Jacqueline Monahan

Fright Dome Scares Up The Dead and Harried At Circus Circus
Filter is Pure Power at Wasted Space in The Hard Rock Hotel

By Jacqueline Monahan
This email address is being protected from spambots. You need JavaScript enabled to view it.

Fright Dome Scares Up The Dead and Harried At Circus Circus

Friday, October 3rd saw evening fall across Las Vegas like any other night, but this time the darkness crept inside the normally fun-filled Adventuredome at Circus Circus, transforming it from merry amusement park into Fright Dome, a more sinister, creepier dwelling than its daylight cousin.

Through the shadowy, fog-filled lair lurk wild, unsavory creatures with stark, raving mad grins and psychotic eyes. Towering eight and nine foot two-legged beasts will periodically get close enough for a kiss, but are really after the hysterical screams of the easily startled and squeamish.

Here you’ll get “in your face” terror that may just keep up with your stride for a minute (or ten). Chain-saw wielding maniacs may follow you into the fun house long after you think you gave them the brush-off, only to meet their jagged sneers as they rev up their favorite power tool and step your way.

Ever ride a roller coaster in the dark? Been inverted to the point of insanity, with your change escaping your pockets and clanging to the madhouse below? Tried to enter a photo booth only to have a murderous fiend shriek you into a sprint? Step right this way, folks, Fright Dome’s in town.

On hand for opening weekend festivities were Sid Haig, who appeared as Captain Spaulding in Rob Zombie’s “House of 1,000 Corpses” and “The Devil’s Reject” horror classics, and Bill Moseley, who appeared as Otis Driftwood in both films, as well as “Halloween.”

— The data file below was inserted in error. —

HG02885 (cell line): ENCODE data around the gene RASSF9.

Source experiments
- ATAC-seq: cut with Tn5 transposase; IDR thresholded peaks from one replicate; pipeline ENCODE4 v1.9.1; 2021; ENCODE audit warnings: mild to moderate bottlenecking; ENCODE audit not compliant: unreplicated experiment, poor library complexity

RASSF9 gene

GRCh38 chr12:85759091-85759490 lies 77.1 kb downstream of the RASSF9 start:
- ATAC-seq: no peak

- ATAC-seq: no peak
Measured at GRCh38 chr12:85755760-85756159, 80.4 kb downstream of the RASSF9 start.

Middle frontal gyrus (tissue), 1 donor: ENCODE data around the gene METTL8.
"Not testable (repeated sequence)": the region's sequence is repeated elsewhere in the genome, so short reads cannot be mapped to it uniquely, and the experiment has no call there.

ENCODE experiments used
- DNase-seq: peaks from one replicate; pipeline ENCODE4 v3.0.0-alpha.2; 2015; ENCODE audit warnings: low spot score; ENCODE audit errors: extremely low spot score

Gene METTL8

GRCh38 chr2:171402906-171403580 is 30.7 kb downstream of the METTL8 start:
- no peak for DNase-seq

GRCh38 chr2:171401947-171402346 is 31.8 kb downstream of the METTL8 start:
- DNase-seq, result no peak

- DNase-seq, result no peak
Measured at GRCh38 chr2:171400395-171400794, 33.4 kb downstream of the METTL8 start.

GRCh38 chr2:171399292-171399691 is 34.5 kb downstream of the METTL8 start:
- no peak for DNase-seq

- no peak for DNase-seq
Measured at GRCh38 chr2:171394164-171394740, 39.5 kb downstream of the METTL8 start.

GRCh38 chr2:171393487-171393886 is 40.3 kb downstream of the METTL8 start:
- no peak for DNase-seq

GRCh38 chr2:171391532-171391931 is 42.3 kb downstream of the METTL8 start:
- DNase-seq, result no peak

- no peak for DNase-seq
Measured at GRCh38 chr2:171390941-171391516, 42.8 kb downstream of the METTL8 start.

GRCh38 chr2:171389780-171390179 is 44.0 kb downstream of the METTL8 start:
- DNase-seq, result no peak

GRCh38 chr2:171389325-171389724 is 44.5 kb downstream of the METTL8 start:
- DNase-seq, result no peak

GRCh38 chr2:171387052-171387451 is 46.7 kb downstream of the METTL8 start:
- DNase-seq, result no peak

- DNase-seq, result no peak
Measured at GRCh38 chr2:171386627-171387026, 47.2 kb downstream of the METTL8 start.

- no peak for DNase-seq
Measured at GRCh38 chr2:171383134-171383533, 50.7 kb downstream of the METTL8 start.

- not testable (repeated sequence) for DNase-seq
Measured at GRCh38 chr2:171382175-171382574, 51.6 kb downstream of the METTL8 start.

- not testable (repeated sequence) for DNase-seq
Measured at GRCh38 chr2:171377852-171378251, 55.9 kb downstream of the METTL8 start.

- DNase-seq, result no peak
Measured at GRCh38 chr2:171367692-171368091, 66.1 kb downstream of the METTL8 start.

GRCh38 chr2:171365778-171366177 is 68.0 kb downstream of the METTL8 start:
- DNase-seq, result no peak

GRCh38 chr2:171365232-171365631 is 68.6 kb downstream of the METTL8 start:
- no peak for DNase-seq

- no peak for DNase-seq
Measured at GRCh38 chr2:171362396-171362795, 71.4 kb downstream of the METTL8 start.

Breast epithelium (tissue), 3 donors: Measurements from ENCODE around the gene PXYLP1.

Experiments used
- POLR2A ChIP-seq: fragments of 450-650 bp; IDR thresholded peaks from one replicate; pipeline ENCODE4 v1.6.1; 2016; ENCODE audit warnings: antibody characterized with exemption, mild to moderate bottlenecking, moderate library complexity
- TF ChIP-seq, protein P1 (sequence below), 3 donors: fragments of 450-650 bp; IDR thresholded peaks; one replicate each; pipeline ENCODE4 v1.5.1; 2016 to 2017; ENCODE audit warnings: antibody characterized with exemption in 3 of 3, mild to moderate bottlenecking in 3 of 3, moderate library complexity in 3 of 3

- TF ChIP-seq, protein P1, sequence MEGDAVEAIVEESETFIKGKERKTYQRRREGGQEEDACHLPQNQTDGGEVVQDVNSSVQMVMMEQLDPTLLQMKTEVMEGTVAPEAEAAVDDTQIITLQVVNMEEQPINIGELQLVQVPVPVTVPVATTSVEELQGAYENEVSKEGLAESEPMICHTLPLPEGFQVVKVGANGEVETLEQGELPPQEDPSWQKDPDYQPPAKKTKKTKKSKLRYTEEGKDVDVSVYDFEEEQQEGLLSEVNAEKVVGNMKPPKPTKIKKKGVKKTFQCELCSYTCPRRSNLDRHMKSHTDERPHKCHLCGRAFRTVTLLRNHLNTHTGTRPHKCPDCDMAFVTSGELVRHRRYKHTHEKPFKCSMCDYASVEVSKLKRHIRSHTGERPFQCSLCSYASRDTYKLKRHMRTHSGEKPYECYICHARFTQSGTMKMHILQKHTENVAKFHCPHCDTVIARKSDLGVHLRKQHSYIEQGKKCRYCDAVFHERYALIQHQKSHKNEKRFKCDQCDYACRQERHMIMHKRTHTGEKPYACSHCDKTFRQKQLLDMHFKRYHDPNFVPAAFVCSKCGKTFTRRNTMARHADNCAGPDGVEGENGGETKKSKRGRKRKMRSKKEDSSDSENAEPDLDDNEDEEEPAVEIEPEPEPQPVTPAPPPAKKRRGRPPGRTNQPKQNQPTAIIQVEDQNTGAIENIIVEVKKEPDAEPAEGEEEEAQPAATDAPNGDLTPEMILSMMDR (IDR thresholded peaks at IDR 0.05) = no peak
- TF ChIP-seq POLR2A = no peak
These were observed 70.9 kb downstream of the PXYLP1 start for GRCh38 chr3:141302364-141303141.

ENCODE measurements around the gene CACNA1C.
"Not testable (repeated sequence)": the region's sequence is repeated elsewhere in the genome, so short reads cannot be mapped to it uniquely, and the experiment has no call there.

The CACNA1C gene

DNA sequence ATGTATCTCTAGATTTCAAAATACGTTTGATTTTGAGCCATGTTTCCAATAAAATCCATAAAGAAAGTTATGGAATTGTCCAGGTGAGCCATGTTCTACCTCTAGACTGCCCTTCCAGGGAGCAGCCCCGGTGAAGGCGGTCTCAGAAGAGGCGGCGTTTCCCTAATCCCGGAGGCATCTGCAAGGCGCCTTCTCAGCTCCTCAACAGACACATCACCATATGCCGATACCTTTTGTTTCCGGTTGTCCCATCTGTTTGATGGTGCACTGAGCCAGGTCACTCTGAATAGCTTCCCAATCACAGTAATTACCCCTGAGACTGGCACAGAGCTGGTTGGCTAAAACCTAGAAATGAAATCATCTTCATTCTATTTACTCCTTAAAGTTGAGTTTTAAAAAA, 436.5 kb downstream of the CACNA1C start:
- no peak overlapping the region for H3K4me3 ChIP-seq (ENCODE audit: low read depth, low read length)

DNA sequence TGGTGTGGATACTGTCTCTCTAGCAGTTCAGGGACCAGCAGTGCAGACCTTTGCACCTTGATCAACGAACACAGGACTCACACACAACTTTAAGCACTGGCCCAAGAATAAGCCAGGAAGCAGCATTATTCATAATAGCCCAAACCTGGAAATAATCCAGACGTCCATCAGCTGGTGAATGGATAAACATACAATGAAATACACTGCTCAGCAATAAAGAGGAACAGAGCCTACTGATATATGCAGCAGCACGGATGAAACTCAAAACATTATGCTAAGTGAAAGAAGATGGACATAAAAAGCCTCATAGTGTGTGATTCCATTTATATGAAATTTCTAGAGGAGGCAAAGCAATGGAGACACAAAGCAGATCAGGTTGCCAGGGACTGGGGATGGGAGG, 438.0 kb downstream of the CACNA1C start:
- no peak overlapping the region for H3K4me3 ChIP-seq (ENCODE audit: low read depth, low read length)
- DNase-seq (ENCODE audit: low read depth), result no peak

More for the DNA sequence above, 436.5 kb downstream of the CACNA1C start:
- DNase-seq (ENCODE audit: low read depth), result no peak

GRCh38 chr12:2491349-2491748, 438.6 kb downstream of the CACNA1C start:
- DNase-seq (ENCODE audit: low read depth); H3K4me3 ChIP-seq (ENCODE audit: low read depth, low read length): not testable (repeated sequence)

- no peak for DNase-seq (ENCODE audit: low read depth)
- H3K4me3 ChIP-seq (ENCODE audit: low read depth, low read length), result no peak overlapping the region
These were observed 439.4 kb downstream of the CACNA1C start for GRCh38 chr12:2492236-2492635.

Three new haunted houses – HillBilly Hell, Vampire’s Bloodfeast and The HEX-MAS Nightmare, complete with falling snow drew long lines, with waiting times often exceeding thirty minutes. No one strayed, but periodic ghouls roamed, leapt and prowled the entire length of the crowd, looking for innocent vocal chords to strain. Scare Zones featured additional monsters and super creatures lurking in the dark. Can’t have too many, ya know?

Jason Egan, founder and owner of Fright Dome Productions has featured the eerie attraction since 2002. With 23 rides and attractions, aerial haunts, drop demons, a haunted 4-D FX theater, and a sideshow circus including suspension acts, sword swallowing Lady Diabla, tattooed full-body tattooed sensation Stigmata, and two foot Lil’ Miss Firefly, one of the world’s smallest girls, you’ll not know where to turn to see the next abomination. There’s surely no place to hide.

If you’ve ever wondered what a huge hook looks like being threaded through a guy’s nose and exiting through his mouth, wonder no more. He’ll show you, complete with a final spit of blood on the stage upon the hook’s removal. No big deal. Later, the same guy will have a cinderblock shattered on his crotch with a sledgehammer. As if that’s not amazing enough, the guy’s still a baritone.

It’s no wonder that Fright Dome is ranked as the fourth scariest haunted attraction in the country for two consecutive years by AOL. More than 60,000 guests visit each year, making their way across five acres of fearsome fun that incorporate high-powered strobes, multi-colored lasers and spooky sound effects. All this at a ticket price of $33.95 for a single night of horrifying howls.

Fast pass tickets are available for an additional $15 and allow express line entry for all haunted houses. Hollywood Video, Del Taco, Albertsons and Fright World Halloween stores are all Fright Dome sponsors and offer discount coupons for the attraction.

Fright Dome runs from
7 p.m.–midnight, Oct. 3–5, 10–12, 16–19, 23–26 and 29–31.

For further information:

Fright Dome at Circus Circus
Circus Circus Hotel & Casino
2880 Las Vegas Blvd. South
Las Vegas, NV 89109

Filter is Pure Power at Wasted Space in The Hard Rock Hotel

October arrived with a scream at Hard Rock Hotel’s Wasted Space, with a much anticipated performance by alternative rock band Filter. The group, who describes their music as “heavy industrial” played an 85 minute set on Wednesday, October 1st to a packed house and it’s no mystery why. Filter is touring for the first time in five years, and die hard fans were in a sate of euphoria at the thought of these guys getting back together again.